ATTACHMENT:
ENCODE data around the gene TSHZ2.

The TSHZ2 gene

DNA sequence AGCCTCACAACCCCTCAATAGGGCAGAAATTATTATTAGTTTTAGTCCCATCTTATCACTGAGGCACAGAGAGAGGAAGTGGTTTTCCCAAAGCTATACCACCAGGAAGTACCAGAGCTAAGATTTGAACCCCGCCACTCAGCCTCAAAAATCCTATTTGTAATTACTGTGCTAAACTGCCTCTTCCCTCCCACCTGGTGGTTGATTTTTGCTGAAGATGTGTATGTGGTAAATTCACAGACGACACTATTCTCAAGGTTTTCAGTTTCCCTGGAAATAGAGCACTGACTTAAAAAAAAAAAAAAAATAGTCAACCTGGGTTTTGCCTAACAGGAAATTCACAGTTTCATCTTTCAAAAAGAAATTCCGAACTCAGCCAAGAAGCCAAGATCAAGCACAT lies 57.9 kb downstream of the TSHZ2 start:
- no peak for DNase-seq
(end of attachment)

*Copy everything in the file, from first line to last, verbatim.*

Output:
ENCODE data around the gene TSHZ2.

The TSHZ2 gene

DNA sequence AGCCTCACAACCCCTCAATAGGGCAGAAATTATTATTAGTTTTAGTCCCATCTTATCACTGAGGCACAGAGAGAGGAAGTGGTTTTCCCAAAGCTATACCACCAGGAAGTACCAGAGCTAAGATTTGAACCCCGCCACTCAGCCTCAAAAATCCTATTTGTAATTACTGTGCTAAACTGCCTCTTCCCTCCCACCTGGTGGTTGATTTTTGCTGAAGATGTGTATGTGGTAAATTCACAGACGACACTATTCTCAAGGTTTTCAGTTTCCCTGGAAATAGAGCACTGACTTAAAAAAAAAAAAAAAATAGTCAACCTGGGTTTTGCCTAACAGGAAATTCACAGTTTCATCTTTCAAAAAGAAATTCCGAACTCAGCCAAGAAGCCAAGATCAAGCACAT lies 57.9 kb downstream of the TSHZ2 start:
- no peak for DNase-seq